That’s not to say there aren’t measures we can take to alleviate some of the stresses our jobs cause. I believe, as is often preached, balance is the key to long-term success in this field. We spend every second at work carefully and thoughtfully curating perfect experiences for every guest. It’s incredibly crucial to find time to do for yourself what you’re so good at doing for others. It’s also key to not fall into the fairly typical bartender pattern of socializing predominantly with other service industry employees. Make an effort to see your friends who don’t serve or bartend or manage bars and restaurants. Go participate in activities completely unrelated to your occupation. The importance of discovering your own work-life balance can’t be understated. For me, it’s finding time to get outside. I’m an avid camper, fisher, and hiker. Weeks where I’m able to find a day to soak in the serenity of the outdoors can refill the mental energy coffers required to perform my job at the standard I hold myself to.
LP: I love that this is something people are talking about now. I think there used to be a stigma around it, and I’m glad this is changing. This is something that changes for everyone as they move through life, but some things I have found helpful is to not feel bad taking a vacation. I can get really caught up in work, and I didn’t take a vacation for almost eight years—I didn’t even realize I was really burnt out. Then, finally, my now-husband got me to take a week off in the slow season. It was incredible. I used to feel guilty about taking any time off, but now I know I need it to keep doing my job the best that I can.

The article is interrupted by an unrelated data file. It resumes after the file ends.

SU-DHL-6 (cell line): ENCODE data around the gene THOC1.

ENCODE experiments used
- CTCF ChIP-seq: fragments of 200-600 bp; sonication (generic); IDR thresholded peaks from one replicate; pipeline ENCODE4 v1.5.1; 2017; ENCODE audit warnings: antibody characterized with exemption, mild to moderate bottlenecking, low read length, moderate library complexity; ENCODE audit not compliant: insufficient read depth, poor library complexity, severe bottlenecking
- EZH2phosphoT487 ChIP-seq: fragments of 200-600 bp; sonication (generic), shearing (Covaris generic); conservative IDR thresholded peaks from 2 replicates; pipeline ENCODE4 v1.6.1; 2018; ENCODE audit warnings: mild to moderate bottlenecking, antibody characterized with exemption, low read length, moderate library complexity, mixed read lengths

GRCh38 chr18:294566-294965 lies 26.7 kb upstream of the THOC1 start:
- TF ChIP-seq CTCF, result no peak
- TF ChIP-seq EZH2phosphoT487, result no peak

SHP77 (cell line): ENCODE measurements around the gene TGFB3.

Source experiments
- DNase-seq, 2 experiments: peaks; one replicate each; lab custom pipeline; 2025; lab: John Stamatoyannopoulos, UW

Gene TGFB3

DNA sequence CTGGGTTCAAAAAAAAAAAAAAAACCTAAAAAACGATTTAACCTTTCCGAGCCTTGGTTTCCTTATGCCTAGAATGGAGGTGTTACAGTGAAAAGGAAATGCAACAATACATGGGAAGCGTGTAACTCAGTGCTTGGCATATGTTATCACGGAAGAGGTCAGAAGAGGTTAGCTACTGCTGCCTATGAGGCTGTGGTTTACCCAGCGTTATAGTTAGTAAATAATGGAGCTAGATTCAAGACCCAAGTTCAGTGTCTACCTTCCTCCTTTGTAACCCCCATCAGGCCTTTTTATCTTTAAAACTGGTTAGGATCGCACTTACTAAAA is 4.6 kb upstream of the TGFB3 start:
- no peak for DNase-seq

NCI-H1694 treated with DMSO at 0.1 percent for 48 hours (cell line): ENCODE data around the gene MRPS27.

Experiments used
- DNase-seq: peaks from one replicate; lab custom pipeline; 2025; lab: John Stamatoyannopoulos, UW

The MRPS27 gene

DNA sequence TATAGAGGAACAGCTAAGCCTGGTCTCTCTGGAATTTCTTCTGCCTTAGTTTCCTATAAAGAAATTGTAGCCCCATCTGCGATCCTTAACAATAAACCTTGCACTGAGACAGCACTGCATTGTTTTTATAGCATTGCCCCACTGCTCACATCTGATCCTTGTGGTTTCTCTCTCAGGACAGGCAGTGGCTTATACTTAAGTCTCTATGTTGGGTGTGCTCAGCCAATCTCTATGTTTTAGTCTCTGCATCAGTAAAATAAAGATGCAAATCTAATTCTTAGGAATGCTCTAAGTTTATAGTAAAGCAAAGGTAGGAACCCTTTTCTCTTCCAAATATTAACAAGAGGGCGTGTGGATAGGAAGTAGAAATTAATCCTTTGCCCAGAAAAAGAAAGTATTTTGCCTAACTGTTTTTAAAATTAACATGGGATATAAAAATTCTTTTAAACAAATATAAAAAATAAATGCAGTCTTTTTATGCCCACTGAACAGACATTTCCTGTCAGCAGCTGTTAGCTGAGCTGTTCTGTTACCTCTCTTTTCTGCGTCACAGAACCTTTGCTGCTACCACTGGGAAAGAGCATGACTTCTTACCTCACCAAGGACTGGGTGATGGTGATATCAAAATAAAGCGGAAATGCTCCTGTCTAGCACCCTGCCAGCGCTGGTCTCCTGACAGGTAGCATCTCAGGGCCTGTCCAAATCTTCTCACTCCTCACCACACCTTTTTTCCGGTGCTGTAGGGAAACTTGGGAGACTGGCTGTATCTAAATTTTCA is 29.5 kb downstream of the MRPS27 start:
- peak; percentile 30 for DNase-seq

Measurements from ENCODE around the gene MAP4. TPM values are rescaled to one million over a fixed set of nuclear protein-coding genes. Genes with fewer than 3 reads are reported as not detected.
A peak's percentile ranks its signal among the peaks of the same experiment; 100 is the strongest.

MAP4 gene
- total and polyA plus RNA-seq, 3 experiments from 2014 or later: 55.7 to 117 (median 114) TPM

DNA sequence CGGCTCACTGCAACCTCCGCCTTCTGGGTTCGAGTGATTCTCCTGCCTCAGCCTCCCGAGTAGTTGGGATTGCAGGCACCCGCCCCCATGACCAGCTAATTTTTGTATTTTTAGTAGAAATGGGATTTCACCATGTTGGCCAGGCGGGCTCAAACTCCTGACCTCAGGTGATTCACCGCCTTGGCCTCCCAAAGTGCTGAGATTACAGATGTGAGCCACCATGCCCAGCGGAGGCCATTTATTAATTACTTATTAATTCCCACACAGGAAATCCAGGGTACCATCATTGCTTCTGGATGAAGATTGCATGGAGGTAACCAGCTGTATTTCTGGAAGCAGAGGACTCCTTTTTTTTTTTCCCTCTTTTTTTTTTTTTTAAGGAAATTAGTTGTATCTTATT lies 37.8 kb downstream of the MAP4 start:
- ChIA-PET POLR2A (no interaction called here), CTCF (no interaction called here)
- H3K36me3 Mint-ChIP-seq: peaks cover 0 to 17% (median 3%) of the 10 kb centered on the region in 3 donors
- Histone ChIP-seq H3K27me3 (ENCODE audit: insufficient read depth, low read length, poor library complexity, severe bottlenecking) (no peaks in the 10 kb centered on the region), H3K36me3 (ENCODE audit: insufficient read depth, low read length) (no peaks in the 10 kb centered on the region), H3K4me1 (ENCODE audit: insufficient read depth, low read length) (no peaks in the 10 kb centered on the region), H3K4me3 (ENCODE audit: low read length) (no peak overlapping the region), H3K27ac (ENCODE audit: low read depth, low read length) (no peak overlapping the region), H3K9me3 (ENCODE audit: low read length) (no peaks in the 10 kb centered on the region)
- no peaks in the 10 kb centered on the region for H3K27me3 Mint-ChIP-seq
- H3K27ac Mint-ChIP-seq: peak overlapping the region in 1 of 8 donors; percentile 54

Are there any specific self-care tips you turn to in order to stay healthy when you’re feeling overworked?
ST: I can’t stress enough how crucial gym time is for my emotional and physical health. I know how difficult it can be to even fathom the gym after 50 hours on your feet, but the sense of accomplishment that accompanies that workout is everything. In addition, the tuning of your body to handle hours and years on your feet should be reason enough to add a small workout to your weekly routine. One of the first areas of health to suffer when working long hours is diet. Poor diet leads to poor health, which leads to an overall feeling of negativity. Because bartending is such a mentally taxing profession, keeping your mindset positive is paramount.
Allowing yourself to spiral into a cycle of defeat is dangerous for a variety of reasons, and it can be brutal to battle your way back to a better place. Staying on top isn’t as difficult as it may seem. I’ve personally found weekly meal prep to be such a valuable tool. It allows me to eat well even during the busiest of weeks, therefore eliminating the guilt from those late-night, unhealthy impulse meals. Aside from diet and exercise, I believe it’s as doing things for yourself. Get a pedicure. Read a book. Learn an instrument. Date outside the industry. Love yourself.
LP: Before I go into work, I like to start my day quietly reading, working around my house, or with my dogs. And when I really start to feel burnt out, I talk to my some of my good friends in the industry, people I admire and respect. Getting back to the root of why we all chose this and love it really helps. Something else outside of the usual sleep/exercise/time to yourself (which are all great) is volunteering. I recently joined a nonprofit board with CAASE (Chicago Alliance Against Sexual Exploitation). Volunteering with a greater cause that also has some crossover in the hospitality industry has been key in maintaining perspective and giving motivation.